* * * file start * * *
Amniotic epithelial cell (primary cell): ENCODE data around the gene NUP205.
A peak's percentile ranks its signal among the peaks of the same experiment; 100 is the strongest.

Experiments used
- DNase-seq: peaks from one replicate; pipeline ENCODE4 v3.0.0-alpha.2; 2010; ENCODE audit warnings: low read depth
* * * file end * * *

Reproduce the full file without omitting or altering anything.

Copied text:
Amniotic epithelial cell (primary cell): ENCODE data around the gene NUP205.
A peak's percentile ranks its signal among the peaks of the same experiment; 100 is the strongest.

Experiments used
- DNase-seq: peaks from one replicate; pipeline ENCODE4 v3.0.0-alpha.2; 2010; ENCODE audit warnings: low read depth